Nuestros investigadores

Francisco Javier García Martinez

Publicaciones científicas más recientes (desde 2010)

Autores: Pascual, J. C.; Alvarez-Chinchilla, P. ; et al.
ISSN 0906-6705  Vol. 28  2019  págs. 13 - 13
Autores:  Lopez-Martin, I.;
ISSN 0001-7310  Vol. 109  Nº 6  2018  págs. 547 - 548
Autores: Poveda, I. , (Autor de correspondencia); Vilarrasa, E.; Martorell, A.; et al.
ISSN 1175-0561  Vol. 19  Nº 5  2018  págs. 771 - 777
BackgroundSerum zinc levels in patients with hidradenitis suppurativa (HS) have not been previously studied.ObjectiveThe aim was to investigate the association between HS and serum zinc levels.MethodsA multicenter, prospective clinical and analytical case-control study was designed to assess the possible association between HS and serum zinc levels. Consecutive patients with moderate or severe HS (Hurley II or III exclusively) were enrolled. A control population was recruited from primary care clinics. Fasting blood samples were extracted from each patient and serum zinc levels determined. Candidate predictors for low serum zinc levels were determined using logistic regression models.ResultsIn total, 122 patients with HS and 122 control subjects were studied. Of the 122 HS patients, 79 (64.8%) were Hurley II and 43 (35.2%) were Hurley III. Low serum zinc levels (83.3 mu g/dL) were more prevalent in HS (adjusted odds ratio [ORa] 6.7, P<0.001). After logistic regression analysis, low serum zinc levels were associated with Hurley III (ORa 4.4, P<0.001), Dermatology Life Quality Index9 (ORa 3.1, P=0.005), number of affected sites3 (ORa 2.4, P=0.042), genital location (ORa 2.9, P=0.009), and perineal location (ORa 2.5, P=0.025).ConclusionLow serum zinc levels are more prevalent in HS than in a healthy population, an indicator that may also be associated with disease severity.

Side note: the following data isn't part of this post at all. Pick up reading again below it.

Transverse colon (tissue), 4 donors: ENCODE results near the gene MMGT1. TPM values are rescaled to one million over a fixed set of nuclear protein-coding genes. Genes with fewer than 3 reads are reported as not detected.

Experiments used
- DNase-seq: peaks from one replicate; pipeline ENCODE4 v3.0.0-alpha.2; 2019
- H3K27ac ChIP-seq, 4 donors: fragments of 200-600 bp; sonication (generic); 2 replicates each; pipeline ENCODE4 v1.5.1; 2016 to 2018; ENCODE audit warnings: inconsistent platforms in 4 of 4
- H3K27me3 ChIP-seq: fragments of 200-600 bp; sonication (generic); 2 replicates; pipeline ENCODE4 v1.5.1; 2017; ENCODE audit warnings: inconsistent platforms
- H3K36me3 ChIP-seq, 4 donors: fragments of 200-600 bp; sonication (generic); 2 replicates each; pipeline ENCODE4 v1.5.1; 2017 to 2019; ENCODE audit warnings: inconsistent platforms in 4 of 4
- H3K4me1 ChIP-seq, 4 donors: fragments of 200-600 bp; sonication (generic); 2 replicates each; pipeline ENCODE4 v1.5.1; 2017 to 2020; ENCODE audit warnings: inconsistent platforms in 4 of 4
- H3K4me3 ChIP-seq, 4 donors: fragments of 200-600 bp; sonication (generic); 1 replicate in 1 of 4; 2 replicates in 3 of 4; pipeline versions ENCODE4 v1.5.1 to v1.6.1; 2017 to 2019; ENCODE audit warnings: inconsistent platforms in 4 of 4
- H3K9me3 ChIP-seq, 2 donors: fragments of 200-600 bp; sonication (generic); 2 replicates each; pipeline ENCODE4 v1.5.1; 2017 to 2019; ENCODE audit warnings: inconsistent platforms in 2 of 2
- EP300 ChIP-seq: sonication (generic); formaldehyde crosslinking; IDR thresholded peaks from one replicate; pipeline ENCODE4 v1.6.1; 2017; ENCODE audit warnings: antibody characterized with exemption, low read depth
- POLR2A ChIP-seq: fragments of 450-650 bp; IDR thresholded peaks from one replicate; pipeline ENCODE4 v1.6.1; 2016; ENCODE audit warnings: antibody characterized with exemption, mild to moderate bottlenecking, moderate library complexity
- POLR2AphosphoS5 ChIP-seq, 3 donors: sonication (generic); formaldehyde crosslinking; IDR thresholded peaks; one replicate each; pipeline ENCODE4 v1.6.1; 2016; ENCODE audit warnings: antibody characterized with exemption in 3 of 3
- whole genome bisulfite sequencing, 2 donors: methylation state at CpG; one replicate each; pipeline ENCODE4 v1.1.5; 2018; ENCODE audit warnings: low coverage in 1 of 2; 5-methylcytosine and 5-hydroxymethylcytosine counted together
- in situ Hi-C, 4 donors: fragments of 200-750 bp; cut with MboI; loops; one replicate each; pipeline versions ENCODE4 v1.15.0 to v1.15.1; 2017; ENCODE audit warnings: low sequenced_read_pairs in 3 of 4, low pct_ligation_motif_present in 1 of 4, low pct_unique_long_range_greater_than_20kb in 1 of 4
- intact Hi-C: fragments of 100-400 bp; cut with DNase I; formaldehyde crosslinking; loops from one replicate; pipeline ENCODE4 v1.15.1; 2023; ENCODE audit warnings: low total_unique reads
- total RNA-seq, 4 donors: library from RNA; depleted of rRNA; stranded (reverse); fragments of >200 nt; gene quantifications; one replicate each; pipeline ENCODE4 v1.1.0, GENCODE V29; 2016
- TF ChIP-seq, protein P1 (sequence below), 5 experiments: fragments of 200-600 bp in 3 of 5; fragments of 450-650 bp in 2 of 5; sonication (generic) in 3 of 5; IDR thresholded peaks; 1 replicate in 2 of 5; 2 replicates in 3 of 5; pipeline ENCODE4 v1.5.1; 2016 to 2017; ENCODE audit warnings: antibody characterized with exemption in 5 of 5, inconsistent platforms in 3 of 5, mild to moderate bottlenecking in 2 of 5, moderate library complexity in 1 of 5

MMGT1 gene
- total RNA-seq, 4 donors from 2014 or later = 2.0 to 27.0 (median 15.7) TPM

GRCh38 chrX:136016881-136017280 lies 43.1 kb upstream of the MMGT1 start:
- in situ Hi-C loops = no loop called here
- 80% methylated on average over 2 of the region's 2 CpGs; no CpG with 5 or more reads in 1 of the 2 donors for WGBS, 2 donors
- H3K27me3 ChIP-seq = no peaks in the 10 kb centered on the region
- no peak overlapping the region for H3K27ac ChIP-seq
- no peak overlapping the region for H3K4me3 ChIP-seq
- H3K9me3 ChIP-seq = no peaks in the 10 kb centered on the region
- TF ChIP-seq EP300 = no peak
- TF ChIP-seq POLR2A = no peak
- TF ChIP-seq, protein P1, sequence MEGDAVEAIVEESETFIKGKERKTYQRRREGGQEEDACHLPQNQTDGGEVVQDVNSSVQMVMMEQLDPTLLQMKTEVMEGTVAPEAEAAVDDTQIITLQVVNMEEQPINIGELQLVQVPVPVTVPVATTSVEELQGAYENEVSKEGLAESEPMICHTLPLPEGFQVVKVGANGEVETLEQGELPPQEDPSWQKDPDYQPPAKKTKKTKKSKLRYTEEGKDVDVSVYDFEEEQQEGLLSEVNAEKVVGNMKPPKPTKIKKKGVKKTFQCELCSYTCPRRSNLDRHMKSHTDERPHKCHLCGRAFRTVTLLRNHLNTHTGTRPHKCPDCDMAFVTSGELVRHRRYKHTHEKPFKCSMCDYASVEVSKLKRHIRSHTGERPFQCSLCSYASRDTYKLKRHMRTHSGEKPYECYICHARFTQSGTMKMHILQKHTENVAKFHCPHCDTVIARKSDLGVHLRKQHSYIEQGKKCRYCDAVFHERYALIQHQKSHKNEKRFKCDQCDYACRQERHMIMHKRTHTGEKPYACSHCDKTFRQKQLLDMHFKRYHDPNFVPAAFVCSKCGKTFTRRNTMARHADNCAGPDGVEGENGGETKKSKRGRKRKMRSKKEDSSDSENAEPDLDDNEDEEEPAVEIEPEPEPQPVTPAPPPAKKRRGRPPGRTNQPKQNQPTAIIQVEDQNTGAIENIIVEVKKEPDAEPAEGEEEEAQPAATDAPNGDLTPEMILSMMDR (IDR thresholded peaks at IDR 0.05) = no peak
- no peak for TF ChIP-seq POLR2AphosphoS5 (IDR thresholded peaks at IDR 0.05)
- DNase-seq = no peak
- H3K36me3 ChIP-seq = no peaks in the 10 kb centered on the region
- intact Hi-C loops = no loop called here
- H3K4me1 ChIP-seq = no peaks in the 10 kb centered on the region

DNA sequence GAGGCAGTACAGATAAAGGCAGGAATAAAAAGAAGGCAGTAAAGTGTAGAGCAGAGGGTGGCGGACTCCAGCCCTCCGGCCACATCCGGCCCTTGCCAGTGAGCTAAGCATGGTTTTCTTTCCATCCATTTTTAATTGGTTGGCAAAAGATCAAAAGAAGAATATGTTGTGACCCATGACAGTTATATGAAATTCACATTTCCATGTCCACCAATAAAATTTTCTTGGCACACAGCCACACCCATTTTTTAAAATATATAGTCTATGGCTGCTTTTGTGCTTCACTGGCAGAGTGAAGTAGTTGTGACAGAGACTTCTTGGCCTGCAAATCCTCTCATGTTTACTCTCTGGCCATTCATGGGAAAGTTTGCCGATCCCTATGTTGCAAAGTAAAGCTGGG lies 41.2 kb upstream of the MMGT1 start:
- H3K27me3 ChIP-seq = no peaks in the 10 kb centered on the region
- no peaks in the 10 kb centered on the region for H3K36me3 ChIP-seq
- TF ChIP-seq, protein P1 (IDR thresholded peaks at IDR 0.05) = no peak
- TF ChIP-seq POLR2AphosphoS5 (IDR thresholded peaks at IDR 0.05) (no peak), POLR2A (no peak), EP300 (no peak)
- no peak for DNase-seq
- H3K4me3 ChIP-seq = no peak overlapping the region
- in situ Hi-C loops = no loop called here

Autores: Martorell, A.; Wortsman, X. ; Alfageme, F. ; et al.
ISSN 1076-0512  Vol. 43  Nº 8  2017  págs. 1065 - 1073
BACKGROUND Staging and monitoring of patients with hidradenitis suppurativa (HS) have been traditionally based on clinical findings. However, the physical examination may show important limitations because of its poor sensitivity for differentiating between different lesion subtypes, and its low sensitivity to define the disease's activity. OBJECTIVE To develop a consensus ultrasound (US) report that could summarize the relevant anatomical characteristics and staging of patients considering the experience of radiologists and dermatologists working on imaging of HS. METHODS A questionnaire on different aspects related to US examination in HS was performed. A working group, called DERMUS, composed of doctors from 9 countries who have been working in dermatologic US applied in patients with HS on a regular basis were included to evaluate the different items provided. RESULTS A consensus US report to evaluate HS patients was established. CONCLUSION The authors present the first attempt to define a HS standardized sonographic report. This model would be the first effort to include this imaging technique as the first elective medical test for staging and monitoring patients, which can support therapeutic decisions by providing earlier, objective, deeper, anatomical, and comparative evaluations in this difficult to treat disease.